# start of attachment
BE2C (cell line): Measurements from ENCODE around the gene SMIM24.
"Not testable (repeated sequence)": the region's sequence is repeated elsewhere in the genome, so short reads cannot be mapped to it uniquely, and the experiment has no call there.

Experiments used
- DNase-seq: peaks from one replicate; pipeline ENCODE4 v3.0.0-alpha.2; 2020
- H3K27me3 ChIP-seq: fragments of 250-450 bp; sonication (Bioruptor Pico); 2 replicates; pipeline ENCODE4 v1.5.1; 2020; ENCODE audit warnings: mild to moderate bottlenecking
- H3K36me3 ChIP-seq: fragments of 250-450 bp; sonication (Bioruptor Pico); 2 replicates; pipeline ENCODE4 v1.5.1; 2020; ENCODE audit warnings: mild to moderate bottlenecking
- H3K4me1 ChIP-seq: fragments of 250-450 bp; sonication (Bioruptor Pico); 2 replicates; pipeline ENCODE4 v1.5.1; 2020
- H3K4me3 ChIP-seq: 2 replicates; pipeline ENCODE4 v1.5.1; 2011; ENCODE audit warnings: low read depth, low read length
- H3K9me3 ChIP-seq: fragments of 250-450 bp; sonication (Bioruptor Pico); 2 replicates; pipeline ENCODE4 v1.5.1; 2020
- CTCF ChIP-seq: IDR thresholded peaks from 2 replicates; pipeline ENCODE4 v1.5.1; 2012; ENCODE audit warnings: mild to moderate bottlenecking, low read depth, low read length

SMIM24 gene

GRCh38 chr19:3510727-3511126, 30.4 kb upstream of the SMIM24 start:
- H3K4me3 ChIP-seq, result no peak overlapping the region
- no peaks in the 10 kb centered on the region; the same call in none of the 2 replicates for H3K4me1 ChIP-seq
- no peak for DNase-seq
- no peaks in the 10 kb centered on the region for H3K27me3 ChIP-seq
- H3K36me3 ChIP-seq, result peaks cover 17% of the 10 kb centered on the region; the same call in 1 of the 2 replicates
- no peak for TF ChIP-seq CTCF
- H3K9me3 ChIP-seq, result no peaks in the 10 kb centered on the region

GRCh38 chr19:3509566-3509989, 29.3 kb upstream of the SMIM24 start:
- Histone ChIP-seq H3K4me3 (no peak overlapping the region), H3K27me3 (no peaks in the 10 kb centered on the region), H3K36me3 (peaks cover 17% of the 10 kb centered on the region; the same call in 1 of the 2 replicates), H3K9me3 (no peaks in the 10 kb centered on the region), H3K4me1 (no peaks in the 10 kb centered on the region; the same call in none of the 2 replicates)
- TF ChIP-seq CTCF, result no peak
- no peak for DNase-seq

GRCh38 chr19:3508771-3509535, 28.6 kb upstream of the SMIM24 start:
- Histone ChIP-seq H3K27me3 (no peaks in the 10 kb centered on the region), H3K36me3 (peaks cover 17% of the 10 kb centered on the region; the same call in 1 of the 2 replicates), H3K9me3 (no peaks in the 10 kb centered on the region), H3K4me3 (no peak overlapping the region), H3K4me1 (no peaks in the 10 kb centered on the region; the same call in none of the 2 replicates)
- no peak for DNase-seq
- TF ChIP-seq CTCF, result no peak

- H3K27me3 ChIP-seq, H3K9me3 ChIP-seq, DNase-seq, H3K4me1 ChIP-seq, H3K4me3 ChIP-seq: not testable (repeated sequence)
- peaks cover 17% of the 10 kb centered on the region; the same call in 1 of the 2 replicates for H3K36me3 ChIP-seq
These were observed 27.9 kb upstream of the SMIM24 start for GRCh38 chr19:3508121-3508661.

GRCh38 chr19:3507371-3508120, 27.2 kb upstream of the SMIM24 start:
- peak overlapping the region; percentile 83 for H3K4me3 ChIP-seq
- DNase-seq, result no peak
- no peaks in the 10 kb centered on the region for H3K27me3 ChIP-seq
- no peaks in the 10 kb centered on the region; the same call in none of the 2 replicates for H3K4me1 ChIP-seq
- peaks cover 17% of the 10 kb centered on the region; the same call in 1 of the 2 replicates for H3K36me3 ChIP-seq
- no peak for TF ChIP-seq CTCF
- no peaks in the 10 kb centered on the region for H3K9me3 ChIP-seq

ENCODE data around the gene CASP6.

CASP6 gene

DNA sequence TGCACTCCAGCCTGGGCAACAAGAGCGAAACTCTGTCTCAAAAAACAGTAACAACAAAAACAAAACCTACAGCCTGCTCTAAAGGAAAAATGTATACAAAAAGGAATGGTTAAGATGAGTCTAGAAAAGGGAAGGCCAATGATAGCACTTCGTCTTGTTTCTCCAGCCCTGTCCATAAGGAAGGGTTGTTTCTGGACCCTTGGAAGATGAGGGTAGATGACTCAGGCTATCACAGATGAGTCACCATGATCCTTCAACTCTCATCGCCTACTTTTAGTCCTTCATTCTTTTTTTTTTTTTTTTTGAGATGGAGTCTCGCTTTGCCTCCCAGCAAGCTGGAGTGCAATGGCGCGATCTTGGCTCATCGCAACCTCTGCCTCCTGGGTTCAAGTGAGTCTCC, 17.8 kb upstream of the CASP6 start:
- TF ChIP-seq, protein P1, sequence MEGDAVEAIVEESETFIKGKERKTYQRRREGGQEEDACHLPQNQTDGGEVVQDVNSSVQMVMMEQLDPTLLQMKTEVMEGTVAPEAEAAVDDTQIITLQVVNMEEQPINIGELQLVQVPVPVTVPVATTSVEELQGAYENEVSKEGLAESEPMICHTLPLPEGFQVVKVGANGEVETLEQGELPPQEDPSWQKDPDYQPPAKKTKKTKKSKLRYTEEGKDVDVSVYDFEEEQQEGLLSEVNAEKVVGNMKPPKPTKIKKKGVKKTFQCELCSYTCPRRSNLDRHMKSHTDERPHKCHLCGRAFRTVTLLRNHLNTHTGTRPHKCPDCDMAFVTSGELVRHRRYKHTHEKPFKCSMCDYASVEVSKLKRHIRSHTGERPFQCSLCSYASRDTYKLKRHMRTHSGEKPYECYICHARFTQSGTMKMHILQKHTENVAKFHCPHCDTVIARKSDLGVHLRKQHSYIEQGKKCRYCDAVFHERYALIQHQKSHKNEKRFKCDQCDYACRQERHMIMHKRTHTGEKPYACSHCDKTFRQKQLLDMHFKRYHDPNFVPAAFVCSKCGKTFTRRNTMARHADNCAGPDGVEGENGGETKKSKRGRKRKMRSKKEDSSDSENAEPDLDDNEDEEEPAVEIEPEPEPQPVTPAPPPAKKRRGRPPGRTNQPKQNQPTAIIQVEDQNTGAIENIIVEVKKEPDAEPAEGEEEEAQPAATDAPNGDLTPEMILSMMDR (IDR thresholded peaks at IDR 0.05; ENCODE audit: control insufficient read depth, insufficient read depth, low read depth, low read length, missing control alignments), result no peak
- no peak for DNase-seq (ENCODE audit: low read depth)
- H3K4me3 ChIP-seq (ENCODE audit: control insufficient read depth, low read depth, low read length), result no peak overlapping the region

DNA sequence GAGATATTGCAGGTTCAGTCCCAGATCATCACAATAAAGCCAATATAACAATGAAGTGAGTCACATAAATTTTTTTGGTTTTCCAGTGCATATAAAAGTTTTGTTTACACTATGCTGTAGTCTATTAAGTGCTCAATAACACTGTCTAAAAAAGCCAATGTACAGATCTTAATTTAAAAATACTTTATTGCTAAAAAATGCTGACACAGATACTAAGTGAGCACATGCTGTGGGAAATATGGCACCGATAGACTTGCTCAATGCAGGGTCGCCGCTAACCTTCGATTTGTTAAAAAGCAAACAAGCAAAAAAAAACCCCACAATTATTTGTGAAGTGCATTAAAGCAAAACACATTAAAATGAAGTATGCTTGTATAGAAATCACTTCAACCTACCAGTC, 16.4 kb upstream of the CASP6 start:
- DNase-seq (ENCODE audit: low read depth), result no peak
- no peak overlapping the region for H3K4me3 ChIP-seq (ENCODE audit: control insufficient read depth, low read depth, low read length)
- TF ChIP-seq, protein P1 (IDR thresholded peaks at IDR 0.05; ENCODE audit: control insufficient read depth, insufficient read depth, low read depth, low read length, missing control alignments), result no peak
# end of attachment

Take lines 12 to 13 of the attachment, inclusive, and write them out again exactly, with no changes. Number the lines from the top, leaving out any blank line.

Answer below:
GRCh38 chr19:3510727-3511126, 30.4 kb upstream of the SMIM24 start:
- H3K4me3 ChIP-seq, result no peak overlapping the region